Date of Conferral
Doctor of Nursing Practice (DNP)
Each year, approximately 3 million people in the United States develop a pressure ulcer. Although a preventable complication, pressure ulcers are among the top 5 adverse outcomes in the acute care setting with the prevalence as high as 42% in the intensive care unit (ICU). The purpose of this systematic review was to evaluate the inclusion of the Braden Scale as part of a multicomponent pressure ulcer intervention protocol, or care bundle, to identify geriatric patients hospitalized in the ICU who were at risk for pressure ulcers. The Cochrane protocol guided this review; findings were reported according to the Preferred Reporting Items for Systematic Review and Meta-Analysis statement. Through a structured search strategy in 6 electronic databases, 409 studies were reviewed, of which 11 studies were analyzed and the data included in a literature review matrix for synthesis. Four key findings emerged from the data analysis: effective pressure ulcer prevention programs use a risk assessment, daily reassessment of risk, daily skin inspections, moisture removal strategies, nutritional support and hydration, and offloading pressure; the Braden Scale is effective in detecting pressure ulcer risk in the ICU; an evidence-based bundle is effective in preventing pressure ulcer development; and decreased risk for pressure ulcer development increases patient safety, improves quality of care, and reduces the overall cost of care. The findings from this project can result in positive change by providing the evidence to guide improvements in pressure ulcer protocols to increase the quality of care and decrease the incidence of pressure ulcers in the ICU.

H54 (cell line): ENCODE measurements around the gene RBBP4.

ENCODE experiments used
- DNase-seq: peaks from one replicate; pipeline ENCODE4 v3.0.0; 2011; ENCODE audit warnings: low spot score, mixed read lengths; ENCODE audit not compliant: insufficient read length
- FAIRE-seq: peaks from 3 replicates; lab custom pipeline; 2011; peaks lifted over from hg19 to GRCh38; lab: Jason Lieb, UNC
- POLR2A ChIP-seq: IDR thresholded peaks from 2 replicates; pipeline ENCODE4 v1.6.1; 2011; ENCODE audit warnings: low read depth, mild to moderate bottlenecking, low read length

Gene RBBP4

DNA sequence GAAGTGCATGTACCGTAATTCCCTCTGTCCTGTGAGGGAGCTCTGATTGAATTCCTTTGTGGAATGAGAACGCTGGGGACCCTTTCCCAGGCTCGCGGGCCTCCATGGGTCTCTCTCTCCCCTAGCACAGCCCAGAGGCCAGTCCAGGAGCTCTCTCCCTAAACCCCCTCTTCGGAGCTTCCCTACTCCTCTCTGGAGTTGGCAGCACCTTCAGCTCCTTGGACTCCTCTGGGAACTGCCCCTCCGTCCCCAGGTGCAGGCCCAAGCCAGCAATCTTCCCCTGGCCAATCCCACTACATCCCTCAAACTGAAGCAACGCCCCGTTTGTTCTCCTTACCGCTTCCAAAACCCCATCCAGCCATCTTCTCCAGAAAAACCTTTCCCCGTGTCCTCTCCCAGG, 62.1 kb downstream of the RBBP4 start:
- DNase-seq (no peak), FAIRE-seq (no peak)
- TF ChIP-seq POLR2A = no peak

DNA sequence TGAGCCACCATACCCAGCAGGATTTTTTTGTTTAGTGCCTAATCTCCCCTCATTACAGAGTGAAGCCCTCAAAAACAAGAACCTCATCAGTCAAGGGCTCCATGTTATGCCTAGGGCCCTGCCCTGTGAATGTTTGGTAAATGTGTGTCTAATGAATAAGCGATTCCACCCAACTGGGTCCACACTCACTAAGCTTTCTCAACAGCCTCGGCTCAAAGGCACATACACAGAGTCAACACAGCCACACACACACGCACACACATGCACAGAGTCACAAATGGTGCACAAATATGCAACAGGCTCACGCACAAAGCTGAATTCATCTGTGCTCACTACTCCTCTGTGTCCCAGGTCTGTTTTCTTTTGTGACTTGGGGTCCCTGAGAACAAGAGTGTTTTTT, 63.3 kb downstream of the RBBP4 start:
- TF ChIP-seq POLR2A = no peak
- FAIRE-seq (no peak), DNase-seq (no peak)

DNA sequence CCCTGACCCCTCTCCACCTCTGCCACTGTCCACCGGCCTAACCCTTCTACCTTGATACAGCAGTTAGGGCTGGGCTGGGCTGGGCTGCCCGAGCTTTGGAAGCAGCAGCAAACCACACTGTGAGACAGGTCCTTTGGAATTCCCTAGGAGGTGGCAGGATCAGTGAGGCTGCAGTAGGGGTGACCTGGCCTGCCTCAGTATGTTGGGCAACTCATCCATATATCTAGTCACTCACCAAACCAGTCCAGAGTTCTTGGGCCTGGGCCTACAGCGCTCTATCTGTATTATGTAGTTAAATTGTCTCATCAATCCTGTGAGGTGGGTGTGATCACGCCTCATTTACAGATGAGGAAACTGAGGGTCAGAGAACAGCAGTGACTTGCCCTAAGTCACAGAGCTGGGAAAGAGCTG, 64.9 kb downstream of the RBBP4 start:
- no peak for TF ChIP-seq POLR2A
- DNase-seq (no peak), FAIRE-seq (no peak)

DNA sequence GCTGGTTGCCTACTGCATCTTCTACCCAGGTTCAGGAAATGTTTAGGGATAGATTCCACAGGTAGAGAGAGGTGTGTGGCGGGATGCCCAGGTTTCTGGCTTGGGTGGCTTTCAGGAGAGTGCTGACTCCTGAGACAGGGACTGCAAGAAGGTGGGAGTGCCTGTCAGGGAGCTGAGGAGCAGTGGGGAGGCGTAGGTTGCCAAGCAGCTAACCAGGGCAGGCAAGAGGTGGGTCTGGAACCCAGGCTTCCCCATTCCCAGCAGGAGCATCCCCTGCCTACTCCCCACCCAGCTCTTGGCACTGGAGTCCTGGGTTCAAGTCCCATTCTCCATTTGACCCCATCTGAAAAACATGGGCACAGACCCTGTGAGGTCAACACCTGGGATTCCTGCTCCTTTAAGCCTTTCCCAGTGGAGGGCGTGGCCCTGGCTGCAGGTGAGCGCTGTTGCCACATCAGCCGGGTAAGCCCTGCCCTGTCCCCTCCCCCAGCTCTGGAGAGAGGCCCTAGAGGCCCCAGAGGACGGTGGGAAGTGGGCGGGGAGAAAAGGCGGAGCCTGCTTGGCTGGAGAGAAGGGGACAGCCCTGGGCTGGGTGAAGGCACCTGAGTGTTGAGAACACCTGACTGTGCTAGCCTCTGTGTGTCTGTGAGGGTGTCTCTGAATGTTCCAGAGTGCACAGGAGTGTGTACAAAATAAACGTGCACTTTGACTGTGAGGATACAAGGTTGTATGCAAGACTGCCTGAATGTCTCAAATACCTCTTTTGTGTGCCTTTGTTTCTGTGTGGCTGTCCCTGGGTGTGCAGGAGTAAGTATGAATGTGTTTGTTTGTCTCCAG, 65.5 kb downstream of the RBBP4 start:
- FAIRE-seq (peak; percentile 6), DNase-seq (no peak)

Floyd, Natalie A., "Effectiveness of Pressure Ulcer Protocols with the Braden Scale for Elderly Patients in the Intensive Care Unit: A Systematic Review" (2018). Walden Dissertations and Doctoral Studies. 6018.